Sport Northern Ireland has returned £1m over the past two years after spending less

Sport Northern Ireland has returned £1m over the past two years after spending less

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Sport NI chief executive Richard Archibald talks to BBC Sport NI’s Stephen Watson

Sport NI has cut its budget by £500,000 in the past two years, resulting in £1m being returned to the Department for Communities – a result which chief executive Richard Archibald admitted was “disappointing”.

Sport NI is a government funded organization that encourages people to take part in sport in Northern Ireland, and works to support elite athletes.

With the support of the government and the National Lottery, the arm-length group appeared to be struggling to follow the feedback from its parent department.

The minutes of the Sport NI board describe how representatives of the Department of Communities last year expressed their views on “the conduct of Sport NI in terms of governance, financial management and financial management” and that the organization “was considered dangerous by the Department of Public Affairs. The Audit Committee. “

Confirming that the £1m has been underspent, a spokesperson for the Department of Communities told BBC Sport: “As it is not possible to carry over breaks from one financial year to the next, the Sport NI £1m grant was used to address other departmental issues at the time .”

In response, Sport NI’s long-time chief executive Archibald told BBC Sport: “It’s disappointing, because if we’ve got a million pounds, we want to spend a million pounds.

“We have limited resources and we realize that there are serious problems in all levels of government. But we are trying to provide more money for many sports.

‘Only 53% of business targets achieved by 2023’

“We learned from Covid that the way we worked in the past could change. We developed responsive programs.

“As we transition from the pandemic and the fast-paced process back to business as usual, we want to bring more of that action.

“This led to a change in emphasis and focus on other programs that we have been running, in some cases, for years. And in those cases there was not as much utilization as we would have liked.”

Last year Sport NI met only 53% of its Business Plan targets, with business planning delayed by six months rather than approved before the start of the new financial year.

In addition, it is working on refunds for National Lottery accounts. The last audit of accounts certified by the Comptroller and Auditor General was for 2015-6.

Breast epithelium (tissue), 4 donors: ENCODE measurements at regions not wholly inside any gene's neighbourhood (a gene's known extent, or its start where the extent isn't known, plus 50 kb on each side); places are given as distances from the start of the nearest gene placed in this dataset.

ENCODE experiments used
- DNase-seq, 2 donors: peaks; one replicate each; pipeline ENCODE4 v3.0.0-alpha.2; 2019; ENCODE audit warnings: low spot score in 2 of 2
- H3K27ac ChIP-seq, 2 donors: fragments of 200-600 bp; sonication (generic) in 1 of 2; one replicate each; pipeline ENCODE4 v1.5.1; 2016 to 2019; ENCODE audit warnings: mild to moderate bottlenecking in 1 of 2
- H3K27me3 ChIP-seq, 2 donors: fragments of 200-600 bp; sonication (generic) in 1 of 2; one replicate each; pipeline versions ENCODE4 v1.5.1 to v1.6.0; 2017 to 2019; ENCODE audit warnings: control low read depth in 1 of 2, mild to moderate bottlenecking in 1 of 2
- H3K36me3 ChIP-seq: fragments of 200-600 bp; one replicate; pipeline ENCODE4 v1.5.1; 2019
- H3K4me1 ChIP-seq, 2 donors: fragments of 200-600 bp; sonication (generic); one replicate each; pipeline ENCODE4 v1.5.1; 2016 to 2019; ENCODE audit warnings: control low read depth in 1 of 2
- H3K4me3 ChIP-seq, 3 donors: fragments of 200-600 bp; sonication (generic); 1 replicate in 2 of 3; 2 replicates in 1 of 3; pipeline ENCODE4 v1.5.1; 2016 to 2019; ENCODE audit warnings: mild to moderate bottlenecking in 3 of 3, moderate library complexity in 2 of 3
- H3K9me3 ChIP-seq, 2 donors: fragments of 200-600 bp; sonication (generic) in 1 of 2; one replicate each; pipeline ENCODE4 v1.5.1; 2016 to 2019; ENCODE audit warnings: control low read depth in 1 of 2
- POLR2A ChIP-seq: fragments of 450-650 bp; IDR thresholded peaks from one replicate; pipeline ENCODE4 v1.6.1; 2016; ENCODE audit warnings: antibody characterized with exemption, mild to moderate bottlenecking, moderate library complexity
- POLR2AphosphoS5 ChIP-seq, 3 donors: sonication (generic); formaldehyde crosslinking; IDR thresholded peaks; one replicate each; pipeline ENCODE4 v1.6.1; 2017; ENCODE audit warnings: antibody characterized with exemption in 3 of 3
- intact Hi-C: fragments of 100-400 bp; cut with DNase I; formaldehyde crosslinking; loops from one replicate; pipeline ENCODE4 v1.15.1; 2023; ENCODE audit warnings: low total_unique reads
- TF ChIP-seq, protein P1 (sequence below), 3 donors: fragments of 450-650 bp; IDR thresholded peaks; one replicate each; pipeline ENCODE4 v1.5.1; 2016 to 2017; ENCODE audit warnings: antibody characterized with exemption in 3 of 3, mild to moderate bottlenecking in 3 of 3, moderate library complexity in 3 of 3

“It was 10 years ago that there was a surplus found in our Lottery and Exchequer accounts,” Archibald said.

“It’s difficult because the lottery accounts have to go through the Northern Ireland Audio Office and the National Audit Office – but we had the 2015-6 accounts tabled in Parliament in September and we’re due to complete three more accounts by the end of March. We’re working really hard to get them right.” .

“Our focus here is on leadership – and a lot of effort has been made over the last two years to ensure that this is the case, without compromising our support to governing bodies, sports teams, and ensuring that we have enough resources to find and provide more funding for many sports.”

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The turmoil at Sport NI between 2014 and 2017 which included the suspension, sacking and reinstatement of chief executive Antoinette McKeown is said to have cost the public purse £1.5m.

This year is the body’s 50th anniversary and Sport NI has been looking to break out of the tumultuous history of the past decade.

In 2015, nine of the 14 members of its board resigned before a meeting with then-Sports Minister Caral Ni Chuilin to discuss an “extensive” internal report on the “leadership, management and general culture” of the board. Later, Chairman Brian Henning and Deputy Chairman Ian McAvoy also resigned.

In the same year, CEO Antoinette McKeown was suspended and later fired when serious misconduct charges were brought against her.

An independent commission dismissed the allegations, saying it had found errors in the recommendations and Ms McKeown was reinstated in July 2017.

Four years ago a damning Northern Ireland Audit Office report on the period found it had cost the public purse nearly £1.5m.

McKeown is currently offline

Archibald, a former rower who competed at the 2004 Athens Olympics, has worked at Sport NI for 15 years but has been interim CEO for the past five months.

When asked about Ms McKeown’s absence at the moment, he told BBC Sport: “It’s not appropriate for me to comment on staff matters.

“The problem is, right now, I’m the CEO and I’m well supported. I have a strong relationship with the organization and the human resources department.”

When asked about the ongoing relationship with the arm’s-length organisation, a spokesperson for the Department of Communities said: “The Department continues to work with the board and the wider Sport NI team to ensure that it operates in accordance with the appropriate regulatory framework to address all threats and that the organization delivers positive outcomes for sport. .”

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